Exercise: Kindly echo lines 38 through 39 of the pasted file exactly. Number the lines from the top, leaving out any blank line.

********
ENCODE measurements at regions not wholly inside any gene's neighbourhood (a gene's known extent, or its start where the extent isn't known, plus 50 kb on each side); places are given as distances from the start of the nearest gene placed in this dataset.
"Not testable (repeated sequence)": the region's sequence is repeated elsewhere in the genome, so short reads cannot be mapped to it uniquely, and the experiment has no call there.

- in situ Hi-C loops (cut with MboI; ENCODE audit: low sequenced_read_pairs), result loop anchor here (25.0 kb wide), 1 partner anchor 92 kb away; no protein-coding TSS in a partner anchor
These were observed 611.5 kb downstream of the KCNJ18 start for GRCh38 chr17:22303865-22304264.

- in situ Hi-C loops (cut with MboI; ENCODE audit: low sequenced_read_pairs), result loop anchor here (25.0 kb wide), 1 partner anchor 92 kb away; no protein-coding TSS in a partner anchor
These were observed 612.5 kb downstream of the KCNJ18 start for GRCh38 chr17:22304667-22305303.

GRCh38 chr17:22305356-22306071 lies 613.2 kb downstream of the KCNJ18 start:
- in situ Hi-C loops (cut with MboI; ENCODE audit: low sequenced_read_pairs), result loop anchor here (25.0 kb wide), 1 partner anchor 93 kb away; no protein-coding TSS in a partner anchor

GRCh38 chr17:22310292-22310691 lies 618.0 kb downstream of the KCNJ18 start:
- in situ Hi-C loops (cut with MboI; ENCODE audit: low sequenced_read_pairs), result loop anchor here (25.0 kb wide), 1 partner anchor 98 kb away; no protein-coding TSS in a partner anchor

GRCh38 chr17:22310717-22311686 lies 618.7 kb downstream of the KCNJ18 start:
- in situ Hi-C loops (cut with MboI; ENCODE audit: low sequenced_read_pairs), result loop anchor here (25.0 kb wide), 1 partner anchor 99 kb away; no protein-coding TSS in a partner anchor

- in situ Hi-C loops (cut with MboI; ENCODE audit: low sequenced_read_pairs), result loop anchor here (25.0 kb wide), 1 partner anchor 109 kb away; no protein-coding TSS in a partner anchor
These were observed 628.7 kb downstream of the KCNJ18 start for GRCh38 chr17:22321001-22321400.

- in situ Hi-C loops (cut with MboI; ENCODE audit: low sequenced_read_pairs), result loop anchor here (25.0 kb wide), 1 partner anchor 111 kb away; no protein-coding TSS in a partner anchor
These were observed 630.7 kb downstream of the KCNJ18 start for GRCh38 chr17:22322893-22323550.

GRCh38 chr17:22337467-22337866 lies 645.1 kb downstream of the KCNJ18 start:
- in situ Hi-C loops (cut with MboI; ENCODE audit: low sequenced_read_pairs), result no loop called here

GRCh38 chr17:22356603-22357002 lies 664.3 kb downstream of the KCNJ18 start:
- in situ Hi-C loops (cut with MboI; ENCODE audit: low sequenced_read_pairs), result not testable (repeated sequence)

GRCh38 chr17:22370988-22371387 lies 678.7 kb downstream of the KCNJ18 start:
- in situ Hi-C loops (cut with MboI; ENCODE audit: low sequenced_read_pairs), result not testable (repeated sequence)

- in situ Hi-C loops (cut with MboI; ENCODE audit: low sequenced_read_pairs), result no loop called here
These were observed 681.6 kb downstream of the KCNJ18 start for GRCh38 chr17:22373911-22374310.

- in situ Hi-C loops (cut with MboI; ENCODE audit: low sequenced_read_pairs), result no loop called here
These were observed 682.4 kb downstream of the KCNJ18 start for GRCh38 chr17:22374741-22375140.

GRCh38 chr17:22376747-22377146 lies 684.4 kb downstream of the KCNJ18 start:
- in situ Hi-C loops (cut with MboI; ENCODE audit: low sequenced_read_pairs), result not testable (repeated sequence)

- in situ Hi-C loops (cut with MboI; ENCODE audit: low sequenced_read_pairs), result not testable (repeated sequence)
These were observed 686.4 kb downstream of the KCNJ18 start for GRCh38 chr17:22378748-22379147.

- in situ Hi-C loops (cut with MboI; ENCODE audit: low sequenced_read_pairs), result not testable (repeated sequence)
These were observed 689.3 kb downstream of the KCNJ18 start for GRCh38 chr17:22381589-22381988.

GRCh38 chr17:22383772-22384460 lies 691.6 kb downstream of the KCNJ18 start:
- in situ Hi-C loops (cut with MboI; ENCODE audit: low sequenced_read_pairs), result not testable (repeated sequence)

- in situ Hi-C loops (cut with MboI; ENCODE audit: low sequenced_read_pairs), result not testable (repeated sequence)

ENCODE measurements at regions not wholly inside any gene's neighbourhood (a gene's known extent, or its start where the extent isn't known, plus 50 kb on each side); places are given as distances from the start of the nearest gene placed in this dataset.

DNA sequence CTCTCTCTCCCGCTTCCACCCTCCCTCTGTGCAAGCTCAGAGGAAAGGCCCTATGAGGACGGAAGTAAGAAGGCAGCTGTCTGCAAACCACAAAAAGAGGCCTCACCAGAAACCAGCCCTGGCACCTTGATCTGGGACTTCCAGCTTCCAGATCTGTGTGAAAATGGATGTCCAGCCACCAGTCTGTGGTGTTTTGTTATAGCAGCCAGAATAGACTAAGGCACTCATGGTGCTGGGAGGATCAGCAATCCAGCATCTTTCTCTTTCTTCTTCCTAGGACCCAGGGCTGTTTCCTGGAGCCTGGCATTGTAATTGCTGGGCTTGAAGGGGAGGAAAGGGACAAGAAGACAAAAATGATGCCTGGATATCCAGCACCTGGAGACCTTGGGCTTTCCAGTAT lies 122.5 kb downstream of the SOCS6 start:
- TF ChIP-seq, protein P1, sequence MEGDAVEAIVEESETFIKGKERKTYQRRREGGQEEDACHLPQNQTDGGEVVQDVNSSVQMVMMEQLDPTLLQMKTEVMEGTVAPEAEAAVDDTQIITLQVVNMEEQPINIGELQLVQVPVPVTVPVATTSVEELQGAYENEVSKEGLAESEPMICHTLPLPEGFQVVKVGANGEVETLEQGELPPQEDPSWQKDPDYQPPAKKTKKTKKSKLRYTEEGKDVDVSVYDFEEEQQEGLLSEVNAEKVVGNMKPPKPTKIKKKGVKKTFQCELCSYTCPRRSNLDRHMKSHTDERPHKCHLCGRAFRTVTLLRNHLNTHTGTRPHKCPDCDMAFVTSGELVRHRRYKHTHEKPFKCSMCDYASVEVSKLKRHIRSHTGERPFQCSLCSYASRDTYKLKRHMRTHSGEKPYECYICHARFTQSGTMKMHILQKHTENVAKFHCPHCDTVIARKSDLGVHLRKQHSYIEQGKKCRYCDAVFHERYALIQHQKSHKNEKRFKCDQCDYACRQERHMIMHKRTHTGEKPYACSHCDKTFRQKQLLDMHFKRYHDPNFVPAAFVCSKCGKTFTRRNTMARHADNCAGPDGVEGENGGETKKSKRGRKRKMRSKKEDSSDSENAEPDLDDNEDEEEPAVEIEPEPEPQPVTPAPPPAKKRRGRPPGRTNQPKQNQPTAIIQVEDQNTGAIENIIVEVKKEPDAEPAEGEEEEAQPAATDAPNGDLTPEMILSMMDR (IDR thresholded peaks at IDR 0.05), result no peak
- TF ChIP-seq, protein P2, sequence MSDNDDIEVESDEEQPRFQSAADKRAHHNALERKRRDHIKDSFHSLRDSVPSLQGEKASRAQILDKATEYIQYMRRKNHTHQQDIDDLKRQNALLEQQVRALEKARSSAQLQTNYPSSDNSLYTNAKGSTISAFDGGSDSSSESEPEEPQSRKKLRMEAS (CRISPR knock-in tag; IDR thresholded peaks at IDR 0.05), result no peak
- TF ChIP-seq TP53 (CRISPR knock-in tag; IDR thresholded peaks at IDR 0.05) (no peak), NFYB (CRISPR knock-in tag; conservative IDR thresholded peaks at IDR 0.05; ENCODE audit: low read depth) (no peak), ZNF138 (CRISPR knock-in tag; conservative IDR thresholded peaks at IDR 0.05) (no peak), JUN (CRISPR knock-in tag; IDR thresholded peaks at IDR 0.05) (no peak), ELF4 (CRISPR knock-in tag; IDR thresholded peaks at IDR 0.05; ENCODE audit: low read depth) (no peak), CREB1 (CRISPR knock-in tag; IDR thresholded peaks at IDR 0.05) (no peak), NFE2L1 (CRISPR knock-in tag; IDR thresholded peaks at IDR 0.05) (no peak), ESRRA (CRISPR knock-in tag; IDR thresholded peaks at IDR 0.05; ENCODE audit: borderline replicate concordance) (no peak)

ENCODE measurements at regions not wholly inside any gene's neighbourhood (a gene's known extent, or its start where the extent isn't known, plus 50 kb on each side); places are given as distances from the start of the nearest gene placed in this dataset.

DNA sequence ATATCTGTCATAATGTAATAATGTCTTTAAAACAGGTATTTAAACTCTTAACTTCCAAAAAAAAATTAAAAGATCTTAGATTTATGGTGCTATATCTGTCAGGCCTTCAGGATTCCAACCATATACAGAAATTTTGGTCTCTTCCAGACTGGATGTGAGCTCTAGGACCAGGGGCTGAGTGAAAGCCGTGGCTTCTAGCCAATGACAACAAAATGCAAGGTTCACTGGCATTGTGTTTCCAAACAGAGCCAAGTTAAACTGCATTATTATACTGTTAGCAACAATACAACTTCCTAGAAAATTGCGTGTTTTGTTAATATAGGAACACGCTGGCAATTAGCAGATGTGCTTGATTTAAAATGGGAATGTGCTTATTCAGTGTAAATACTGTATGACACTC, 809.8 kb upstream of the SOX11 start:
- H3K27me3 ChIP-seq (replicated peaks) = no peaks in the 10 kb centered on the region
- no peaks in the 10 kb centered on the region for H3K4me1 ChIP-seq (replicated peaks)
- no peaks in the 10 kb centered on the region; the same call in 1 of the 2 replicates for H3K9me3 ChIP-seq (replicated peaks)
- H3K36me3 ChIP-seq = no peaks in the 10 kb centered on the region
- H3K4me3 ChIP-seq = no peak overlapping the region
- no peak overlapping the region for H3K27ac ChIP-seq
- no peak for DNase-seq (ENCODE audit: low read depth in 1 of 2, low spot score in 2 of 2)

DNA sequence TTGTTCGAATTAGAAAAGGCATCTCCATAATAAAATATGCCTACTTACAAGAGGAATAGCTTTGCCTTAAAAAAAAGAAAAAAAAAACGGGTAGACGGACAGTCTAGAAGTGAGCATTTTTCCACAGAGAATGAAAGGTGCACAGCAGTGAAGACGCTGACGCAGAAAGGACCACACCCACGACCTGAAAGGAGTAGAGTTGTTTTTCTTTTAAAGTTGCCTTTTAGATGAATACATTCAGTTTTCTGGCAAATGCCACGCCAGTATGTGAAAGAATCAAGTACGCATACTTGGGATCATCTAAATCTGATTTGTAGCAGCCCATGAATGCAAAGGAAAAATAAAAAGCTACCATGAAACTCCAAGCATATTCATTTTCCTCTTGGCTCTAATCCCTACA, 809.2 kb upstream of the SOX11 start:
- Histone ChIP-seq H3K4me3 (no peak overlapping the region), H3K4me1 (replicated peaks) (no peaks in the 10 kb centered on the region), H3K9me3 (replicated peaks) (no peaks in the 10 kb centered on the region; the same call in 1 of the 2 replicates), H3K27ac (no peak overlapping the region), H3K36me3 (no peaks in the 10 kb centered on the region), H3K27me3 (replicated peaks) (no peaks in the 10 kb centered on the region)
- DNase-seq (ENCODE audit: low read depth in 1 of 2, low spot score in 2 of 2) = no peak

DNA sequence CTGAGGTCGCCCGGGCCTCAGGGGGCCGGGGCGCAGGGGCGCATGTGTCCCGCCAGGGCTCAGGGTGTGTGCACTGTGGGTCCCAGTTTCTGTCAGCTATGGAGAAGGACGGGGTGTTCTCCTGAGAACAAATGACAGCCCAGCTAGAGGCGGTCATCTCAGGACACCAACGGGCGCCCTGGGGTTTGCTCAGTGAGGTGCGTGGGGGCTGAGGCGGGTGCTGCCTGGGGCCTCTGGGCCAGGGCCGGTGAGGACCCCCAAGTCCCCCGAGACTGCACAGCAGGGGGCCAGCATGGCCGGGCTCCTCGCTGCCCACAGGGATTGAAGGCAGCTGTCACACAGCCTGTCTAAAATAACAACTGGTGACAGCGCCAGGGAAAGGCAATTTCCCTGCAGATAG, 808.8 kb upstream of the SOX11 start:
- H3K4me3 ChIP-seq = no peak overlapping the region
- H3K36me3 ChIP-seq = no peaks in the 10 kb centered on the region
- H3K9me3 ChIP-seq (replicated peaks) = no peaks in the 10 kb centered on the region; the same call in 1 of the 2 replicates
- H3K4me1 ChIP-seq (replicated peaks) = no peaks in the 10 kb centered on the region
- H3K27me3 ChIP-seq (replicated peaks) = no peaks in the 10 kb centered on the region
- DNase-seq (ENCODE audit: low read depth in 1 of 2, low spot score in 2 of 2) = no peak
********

- TF ChIP-seq, protein P1, sequence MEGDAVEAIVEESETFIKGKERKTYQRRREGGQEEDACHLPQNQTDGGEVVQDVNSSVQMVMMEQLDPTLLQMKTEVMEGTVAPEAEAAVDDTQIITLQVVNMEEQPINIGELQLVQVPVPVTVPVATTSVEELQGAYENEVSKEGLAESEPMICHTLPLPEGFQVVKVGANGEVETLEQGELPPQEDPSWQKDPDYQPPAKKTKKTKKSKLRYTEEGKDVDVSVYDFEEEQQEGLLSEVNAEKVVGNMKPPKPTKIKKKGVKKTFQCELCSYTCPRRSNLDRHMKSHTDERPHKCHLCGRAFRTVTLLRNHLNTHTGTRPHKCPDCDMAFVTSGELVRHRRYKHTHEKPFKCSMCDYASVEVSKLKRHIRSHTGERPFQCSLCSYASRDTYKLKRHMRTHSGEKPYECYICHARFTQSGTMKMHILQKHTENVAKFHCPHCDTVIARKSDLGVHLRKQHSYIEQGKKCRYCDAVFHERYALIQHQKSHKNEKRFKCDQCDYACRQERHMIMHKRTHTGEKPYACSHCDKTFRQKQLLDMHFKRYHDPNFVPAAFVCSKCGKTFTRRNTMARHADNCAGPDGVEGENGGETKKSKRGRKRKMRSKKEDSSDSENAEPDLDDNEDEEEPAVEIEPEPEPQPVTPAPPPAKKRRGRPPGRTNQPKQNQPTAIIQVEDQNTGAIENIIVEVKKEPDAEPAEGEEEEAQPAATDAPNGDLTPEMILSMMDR (IDR thresholded peaks at IDR 0.05), result no peak
- TF ChIP-seq, protein P2, sequence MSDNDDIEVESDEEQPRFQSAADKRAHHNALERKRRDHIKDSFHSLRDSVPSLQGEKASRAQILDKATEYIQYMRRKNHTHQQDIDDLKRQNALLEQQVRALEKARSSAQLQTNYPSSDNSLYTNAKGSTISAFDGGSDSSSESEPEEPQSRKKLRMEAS (CRISPR knock-in tag; IDR thresholded peaks at IDR 0.05), result no peak